In both Johnson and Morgan it was determined that the negligent failure to warn one to whom that duty is owed is not protected by governmental immunity. In Johnson v. State of California, supra, the court rejected the contention that the decision to warn or not to warn the foster mother of the ward's dangerous propensities was an act of discretion protected under section 820.2 of the Government Code (see fn. 2 above). After reviewing numerous cases in the field the court concluded: ‘These cited cases establish the principle that, although a basic policy decision (such as standards for parole) may be discretionary and hence warrant governmental immunity, subsequent ministerial actions in the implementation of that basic decision still must face case-by-case adjudication on the question of negligence. Indeed, most of these cases, like the instant situation, involve failure to warn of foreseeable, latent dangers flowing from the basic, immune decision.
‘In sum, the instant fact situation presents no reason for sovereign immunity; not only does the officer's decision as to warnings fail to rise to the level of governmental decisions calling for judicial restraint, but also the state failed to prove that the officer consciously considered the risks to plaintiff and determined that other policies justified them . . . this is a classic case for the imposition of tort liability. Defendant failed to warn plaintiff of a foreseeable, latent danger, and this failure led to plaintiff's injury from precisely the expected source; courts encounter this type of allegation daily and are well suited to resolve its validity under traditional tort doctrine.’ (69 Cal.2d at p. 797, fn. omitted, 73 Cal.Rptr. at p. 250, 447 P.2d at p. 362.)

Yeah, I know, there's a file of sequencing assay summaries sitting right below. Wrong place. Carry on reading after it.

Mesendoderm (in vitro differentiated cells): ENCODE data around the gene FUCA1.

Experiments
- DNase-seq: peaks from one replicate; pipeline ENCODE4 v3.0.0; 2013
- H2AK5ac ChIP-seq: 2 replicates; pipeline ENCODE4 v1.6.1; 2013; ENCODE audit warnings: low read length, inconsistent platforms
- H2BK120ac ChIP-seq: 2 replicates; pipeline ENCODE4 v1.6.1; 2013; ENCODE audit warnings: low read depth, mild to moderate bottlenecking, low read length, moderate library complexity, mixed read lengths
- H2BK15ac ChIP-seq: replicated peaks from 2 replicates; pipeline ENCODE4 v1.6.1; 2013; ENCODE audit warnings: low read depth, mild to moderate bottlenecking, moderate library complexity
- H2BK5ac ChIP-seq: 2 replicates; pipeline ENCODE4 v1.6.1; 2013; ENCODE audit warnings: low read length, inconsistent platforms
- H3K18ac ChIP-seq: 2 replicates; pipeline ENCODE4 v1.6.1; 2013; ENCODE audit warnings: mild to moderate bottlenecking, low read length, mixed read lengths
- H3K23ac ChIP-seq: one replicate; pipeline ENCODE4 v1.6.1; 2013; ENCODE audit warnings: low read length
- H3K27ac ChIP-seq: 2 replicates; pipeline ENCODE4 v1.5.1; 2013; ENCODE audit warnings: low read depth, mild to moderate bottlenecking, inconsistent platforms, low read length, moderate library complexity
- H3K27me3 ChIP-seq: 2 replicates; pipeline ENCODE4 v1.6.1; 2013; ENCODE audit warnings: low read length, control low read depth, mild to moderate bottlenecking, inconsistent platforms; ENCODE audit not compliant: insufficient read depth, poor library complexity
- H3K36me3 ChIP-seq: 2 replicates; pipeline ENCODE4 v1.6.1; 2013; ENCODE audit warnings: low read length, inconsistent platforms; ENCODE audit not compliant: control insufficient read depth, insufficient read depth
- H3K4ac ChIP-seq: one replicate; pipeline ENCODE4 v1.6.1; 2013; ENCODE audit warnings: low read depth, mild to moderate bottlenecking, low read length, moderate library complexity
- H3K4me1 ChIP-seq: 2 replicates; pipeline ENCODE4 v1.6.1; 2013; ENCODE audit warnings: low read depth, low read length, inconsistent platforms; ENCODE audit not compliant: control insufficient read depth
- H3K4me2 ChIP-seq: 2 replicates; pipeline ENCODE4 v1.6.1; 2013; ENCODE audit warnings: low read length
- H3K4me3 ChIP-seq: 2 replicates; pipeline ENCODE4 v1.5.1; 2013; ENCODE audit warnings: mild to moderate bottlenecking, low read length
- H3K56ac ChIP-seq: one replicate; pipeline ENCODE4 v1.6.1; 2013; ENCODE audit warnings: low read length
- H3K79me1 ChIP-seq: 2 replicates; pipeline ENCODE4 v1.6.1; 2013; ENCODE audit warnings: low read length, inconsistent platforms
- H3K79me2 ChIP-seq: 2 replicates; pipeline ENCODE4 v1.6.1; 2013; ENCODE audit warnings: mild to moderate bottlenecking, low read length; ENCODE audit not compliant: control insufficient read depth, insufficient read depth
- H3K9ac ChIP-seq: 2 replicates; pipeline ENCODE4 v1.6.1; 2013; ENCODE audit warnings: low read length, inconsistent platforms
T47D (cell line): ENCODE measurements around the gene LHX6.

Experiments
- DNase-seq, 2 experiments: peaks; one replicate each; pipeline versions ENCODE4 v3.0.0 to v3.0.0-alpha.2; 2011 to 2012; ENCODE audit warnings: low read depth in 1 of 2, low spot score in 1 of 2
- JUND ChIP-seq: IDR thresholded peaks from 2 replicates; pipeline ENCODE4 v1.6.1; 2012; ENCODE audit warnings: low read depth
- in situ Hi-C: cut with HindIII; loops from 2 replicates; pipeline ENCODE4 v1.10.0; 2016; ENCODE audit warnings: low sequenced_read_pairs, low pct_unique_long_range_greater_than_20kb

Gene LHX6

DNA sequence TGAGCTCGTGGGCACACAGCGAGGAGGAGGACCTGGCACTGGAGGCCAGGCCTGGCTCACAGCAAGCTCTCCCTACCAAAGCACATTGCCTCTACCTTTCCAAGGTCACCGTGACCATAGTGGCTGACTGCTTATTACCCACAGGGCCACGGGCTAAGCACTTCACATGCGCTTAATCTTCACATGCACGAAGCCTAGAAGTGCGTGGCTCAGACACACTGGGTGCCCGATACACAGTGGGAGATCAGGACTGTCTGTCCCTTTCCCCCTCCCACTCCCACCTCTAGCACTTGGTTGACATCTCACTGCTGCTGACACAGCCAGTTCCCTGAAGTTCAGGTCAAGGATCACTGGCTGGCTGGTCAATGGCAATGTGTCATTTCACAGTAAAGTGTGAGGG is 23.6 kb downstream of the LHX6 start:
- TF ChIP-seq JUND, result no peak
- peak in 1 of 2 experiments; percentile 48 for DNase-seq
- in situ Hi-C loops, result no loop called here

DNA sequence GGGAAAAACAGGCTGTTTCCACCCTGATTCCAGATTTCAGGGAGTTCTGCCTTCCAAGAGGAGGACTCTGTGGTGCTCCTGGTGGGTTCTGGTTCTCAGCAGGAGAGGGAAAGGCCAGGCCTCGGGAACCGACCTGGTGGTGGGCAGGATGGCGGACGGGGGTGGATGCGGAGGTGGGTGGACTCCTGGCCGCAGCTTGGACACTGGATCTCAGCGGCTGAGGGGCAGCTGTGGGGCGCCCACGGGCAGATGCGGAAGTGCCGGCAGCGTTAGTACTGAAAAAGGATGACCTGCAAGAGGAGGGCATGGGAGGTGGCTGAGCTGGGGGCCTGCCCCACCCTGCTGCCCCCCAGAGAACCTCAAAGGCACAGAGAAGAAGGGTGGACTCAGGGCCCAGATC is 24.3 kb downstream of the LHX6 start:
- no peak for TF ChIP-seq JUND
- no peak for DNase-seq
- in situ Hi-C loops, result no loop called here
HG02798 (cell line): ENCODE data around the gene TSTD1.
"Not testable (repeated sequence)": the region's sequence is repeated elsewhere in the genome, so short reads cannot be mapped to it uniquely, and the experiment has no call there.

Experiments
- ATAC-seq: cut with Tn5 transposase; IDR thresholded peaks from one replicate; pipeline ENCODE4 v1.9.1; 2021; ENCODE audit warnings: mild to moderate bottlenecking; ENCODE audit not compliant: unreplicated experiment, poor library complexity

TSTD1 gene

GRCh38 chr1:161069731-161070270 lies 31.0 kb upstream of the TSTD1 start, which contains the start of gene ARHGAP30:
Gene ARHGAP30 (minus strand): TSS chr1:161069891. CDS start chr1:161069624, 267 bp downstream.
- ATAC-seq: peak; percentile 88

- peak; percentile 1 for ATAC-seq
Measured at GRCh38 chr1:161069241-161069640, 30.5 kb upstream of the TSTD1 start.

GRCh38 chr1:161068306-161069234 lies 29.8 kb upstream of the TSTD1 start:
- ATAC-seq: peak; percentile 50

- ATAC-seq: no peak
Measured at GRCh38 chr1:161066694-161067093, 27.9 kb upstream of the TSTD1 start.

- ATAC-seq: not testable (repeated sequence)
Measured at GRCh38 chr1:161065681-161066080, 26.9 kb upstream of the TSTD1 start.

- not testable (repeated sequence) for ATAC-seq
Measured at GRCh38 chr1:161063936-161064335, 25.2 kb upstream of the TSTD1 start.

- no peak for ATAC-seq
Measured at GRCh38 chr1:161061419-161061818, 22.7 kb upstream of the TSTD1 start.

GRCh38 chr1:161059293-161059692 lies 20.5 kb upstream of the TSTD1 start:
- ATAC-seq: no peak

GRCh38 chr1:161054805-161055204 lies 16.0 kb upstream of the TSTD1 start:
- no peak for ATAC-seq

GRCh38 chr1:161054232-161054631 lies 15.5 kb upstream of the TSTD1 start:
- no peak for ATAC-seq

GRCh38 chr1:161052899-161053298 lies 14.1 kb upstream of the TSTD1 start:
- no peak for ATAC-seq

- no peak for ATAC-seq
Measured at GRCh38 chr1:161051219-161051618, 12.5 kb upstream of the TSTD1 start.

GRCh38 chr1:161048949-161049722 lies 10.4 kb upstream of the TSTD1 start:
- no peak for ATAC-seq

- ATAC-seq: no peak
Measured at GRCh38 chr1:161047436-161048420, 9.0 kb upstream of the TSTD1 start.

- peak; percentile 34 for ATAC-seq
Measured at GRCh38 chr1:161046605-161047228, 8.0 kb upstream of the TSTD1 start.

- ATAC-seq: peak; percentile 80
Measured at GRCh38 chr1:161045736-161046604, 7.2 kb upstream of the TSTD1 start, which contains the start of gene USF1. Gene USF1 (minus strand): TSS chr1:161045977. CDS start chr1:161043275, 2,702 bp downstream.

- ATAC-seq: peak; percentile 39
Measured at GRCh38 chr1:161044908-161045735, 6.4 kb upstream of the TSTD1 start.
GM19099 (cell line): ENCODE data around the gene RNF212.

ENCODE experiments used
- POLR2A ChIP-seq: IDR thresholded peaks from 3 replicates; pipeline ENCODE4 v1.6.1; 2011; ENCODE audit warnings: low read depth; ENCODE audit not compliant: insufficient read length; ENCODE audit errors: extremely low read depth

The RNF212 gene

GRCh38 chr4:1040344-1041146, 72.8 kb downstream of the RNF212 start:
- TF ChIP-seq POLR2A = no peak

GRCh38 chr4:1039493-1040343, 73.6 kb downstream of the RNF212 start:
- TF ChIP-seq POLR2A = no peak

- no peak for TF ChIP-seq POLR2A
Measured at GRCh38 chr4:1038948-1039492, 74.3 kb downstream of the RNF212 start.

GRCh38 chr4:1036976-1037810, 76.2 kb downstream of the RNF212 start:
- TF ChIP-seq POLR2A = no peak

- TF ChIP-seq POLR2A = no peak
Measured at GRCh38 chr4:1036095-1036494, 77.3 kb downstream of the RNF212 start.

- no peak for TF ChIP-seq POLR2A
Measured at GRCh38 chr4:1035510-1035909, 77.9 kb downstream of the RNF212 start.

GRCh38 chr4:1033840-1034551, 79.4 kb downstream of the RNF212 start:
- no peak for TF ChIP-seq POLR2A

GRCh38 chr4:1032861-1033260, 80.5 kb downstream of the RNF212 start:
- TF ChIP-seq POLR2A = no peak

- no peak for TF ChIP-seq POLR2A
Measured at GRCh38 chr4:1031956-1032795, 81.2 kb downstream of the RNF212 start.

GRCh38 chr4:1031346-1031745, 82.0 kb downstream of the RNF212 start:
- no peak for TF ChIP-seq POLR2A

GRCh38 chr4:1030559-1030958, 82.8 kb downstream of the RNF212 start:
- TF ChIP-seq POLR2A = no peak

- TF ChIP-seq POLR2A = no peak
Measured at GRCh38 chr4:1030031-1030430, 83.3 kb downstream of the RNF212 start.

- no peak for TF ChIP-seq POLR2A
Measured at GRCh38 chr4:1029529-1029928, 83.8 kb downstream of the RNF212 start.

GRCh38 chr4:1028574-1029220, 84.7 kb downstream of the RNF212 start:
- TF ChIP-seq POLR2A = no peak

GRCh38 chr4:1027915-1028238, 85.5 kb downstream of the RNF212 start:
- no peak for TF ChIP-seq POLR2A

The court also rejected the contention that the state could find shelter under provisions of section 845.8 of the Government Code which grant immunity to the public entity and the public employee for ‘Any injury resulting from determining whether to parole or release a prisoner or from determining the terms and conditions of his parole or release . . .’ (Id., at pp. 798–799, 73 Cal.Rptr. at p. 252, 447 P.2d at p. 364.) By the same token, the defendants here can find no immunity for failure to warn under those sections reviewed above dealing with failure to enforce a law or make an arrest (Gov.Code, §§ 818.2, 821 and 846) or those sections dealing with the diagnosis or failure to diagnose mental illness or the determination to confine or not to confine a person for mental illness (§§ 855.8 and 856).